Wake Forest University is continuing to explore the rapidly changing world of online higher education, but it’s not yet ready to join other prestigious universities in offering free online classes.
Known as massive open online courses, or MOOCs, these free classes are the latest trend in higher education, with seven of the top universities in U.S. News and World Report’s annual compilation agreeing to put a host of classes online for anyone to take.
Duke University is the latest to join the MOOC movement, announcing last week that it has joined Coursera, a startup company that has teamed with 17 universities to offer free online classes, ranging in everything from astrobiology to world music.
Other Coursera partners include Stanford, Princeton, Johns Hopkins and the University of Pennsylvania. Another company, edX, features courses from Harvard and the Massachusetts Institute of Technology.
Most universities do not offer college credit for the classes. However, the University of Washington, one of the new Coursera members, said it will offer college credit to be used toward a degree, for a fee. More than 650,000 people from 190 countries have taken classes through Coursera since it debuted last fall.
The staff and faculty at Wake Forest have debated the merits of free online classes for several months, with no decisive stand coming from those talks, said Rogan Kersh, the university’s new provost.
“To rush headlong into a new, exciting mode of delivery because it’s new and exciting is a mistake,” Kersh said. “There’s a whole set of providers and ventures and combinations and coalitions of schools, and Wake is in that conversation on a bunch of fronts.”
The debate often centers around two opposing viewpoints, Kersh said.
“You could view it as an end of itself, that this is how higher education should be and will be delivered,” he said of MOOCs. “On the other hand, there’s a perspective that this is a wonderful set of tools that can enhance the pedagogical experience, but it’s not an end of itself, that you’re not providing the full education experience when you’re putting it online.”
None of the 16 universities in the UNC system is offering free online classes, but administrators and members of the board of governors are interested in this trend, said Joni Worthington, a spokeswoman.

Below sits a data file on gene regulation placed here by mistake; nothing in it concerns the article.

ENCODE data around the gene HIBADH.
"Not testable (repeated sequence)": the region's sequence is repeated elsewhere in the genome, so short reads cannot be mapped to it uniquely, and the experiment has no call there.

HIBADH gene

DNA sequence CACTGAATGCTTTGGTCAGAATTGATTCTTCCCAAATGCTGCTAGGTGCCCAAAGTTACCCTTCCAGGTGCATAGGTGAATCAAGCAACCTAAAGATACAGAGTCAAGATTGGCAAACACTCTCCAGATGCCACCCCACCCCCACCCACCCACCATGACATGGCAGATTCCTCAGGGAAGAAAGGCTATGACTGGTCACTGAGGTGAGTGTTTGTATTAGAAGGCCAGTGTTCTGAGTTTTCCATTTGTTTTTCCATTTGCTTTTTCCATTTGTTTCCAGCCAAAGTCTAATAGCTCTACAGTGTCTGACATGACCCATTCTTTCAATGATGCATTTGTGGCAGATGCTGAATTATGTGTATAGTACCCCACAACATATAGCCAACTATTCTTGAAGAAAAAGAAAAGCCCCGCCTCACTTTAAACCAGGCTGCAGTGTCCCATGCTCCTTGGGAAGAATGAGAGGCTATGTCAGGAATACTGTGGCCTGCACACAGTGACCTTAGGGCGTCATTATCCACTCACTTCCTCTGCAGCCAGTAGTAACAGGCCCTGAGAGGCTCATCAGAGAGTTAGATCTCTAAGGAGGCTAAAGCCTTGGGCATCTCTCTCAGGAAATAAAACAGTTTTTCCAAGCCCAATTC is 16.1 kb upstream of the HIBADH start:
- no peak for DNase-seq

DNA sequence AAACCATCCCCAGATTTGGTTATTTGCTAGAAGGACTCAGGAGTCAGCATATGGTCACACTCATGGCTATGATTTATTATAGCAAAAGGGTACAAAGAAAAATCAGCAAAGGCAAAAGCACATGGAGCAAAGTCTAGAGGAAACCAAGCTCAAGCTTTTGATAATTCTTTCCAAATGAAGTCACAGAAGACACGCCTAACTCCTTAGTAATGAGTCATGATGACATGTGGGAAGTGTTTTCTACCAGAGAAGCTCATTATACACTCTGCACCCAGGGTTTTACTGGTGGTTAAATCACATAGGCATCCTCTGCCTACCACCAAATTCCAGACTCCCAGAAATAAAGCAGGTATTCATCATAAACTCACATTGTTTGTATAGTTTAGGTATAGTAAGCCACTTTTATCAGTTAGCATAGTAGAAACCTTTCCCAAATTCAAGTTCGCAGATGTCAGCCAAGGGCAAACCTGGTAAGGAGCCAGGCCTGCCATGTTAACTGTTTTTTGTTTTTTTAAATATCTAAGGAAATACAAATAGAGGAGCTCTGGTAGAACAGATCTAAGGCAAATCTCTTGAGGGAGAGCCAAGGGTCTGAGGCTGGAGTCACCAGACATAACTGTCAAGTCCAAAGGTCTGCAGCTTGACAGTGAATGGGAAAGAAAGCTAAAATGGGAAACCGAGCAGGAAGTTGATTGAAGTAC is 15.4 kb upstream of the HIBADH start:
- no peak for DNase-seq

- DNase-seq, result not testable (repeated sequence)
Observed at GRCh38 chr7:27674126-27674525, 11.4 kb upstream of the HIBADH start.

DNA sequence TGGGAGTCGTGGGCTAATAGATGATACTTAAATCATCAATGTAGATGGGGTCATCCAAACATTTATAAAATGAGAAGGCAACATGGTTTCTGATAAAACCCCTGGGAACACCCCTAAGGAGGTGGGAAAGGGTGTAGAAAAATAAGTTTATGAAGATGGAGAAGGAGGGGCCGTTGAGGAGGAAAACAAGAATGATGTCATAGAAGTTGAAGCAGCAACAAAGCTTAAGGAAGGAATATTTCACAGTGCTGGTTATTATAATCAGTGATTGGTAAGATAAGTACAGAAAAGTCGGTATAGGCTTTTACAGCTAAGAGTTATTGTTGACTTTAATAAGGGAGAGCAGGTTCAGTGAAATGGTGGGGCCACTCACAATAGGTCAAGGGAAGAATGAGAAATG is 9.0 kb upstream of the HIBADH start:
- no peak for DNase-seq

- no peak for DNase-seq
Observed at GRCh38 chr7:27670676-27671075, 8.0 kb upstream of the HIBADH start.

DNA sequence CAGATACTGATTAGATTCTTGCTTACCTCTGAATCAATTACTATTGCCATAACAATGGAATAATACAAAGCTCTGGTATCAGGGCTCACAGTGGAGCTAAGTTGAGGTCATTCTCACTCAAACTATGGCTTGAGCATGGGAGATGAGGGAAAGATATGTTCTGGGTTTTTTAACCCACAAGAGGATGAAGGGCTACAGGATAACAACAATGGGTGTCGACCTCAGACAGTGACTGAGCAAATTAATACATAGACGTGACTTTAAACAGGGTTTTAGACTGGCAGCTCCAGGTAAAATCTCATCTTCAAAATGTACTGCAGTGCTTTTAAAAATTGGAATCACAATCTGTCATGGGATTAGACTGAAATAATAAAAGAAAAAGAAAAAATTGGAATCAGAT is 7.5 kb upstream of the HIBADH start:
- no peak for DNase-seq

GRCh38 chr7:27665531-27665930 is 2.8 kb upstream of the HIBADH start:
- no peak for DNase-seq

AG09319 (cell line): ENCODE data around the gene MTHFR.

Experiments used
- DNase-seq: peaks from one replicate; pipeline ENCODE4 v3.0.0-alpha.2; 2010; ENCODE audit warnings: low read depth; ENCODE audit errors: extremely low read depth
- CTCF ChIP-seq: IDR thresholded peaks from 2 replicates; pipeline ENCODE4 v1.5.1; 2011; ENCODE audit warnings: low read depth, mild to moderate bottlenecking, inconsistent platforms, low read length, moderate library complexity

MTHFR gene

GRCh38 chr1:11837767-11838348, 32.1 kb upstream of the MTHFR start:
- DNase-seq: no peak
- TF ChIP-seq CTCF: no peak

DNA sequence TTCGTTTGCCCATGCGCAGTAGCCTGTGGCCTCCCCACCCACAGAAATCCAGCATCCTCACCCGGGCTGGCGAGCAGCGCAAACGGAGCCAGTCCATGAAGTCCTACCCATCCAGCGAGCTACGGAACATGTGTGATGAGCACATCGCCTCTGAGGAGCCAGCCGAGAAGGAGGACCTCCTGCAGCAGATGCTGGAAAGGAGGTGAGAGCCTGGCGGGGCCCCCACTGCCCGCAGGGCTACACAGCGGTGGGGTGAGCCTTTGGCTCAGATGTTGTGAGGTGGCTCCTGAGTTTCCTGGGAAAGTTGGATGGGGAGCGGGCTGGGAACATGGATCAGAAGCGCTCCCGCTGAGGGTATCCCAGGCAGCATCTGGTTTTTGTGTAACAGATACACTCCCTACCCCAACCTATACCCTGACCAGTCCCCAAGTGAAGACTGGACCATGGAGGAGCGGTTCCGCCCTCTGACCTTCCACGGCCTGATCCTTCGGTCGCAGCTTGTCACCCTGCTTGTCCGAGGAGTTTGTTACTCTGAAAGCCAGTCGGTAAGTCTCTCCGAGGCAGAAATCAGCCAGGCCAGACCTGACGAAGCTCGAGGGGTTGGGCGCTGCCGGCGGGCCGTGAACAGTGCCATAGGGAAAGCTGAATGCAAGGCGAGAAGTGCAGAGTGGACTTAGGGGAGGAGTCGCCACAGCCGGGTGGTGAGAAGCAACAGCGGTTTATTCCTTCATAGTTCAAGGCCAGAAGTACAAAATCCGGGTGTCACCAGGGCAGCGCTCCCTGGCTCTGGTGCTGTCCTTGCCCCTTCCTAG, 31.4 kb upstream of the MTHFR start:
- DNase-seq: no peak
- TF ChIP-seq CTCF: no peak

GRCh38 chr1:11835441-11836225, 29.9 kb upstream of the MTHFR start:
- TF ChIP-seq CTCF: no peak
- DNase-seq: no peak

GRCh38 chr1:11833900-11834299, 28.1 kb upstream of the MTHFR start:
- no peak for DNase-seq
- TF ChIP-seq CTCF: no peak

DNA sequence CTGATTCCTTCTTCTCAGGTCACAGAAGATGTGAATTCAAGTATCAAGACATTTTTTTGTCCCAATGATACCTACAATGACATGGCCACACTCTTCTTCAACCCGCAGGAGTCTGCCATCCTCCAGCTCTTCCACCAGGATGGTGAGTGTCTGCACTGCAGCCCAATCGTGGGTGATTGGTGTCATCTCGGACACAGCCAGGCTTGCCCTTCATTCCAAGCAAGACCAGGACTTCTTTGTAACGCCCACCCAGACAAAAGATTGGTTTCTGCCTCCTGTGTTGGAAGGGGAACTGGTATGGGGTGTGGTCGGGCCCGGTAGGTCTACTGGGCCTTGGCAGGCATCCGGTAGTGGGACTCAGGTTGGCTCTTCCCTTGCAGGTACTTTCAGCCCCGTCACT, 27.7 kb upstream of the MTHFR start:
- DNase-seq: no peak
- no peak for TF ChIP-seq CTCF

“Certainly online learning is an area of interest and focus, but there hasn’t been any discussion to date about partnering with one of these initiatives,” she said.
Davidson College is not interested in free online classes because it doesn’t offer graduate programs or continuing education classes, said spokesman Bill Giduz. Most people who take online classes are graduate students or people with an interest in a particular subject.
Until Wake sorts out whether it wants to offer free online courses, it is tapping into the power of the Internet in other ways. This fall, Wake is offering its first online degrees, a Master of Arts in counseling and a Master of Arts in human services.
Sam Gladding, the chairman of the counseling department, said interest in the counseling program has been high, with about 250 inquiries over the past three months. The number of applicants will be capped at 30, doubling the number of students allowed in the on-campus program.
“So we can more than double the number of people in the program and teach people who could not afford to come to campus because of jobs or other circumstances,” said Gladding, adding that students from as far as California have enrolled in the program. “I see it as an exciting and inviting way of offering education.”
Winston-Salem State University and Salem College have no plans to offer free online classes but do offer fee-based online degree programs.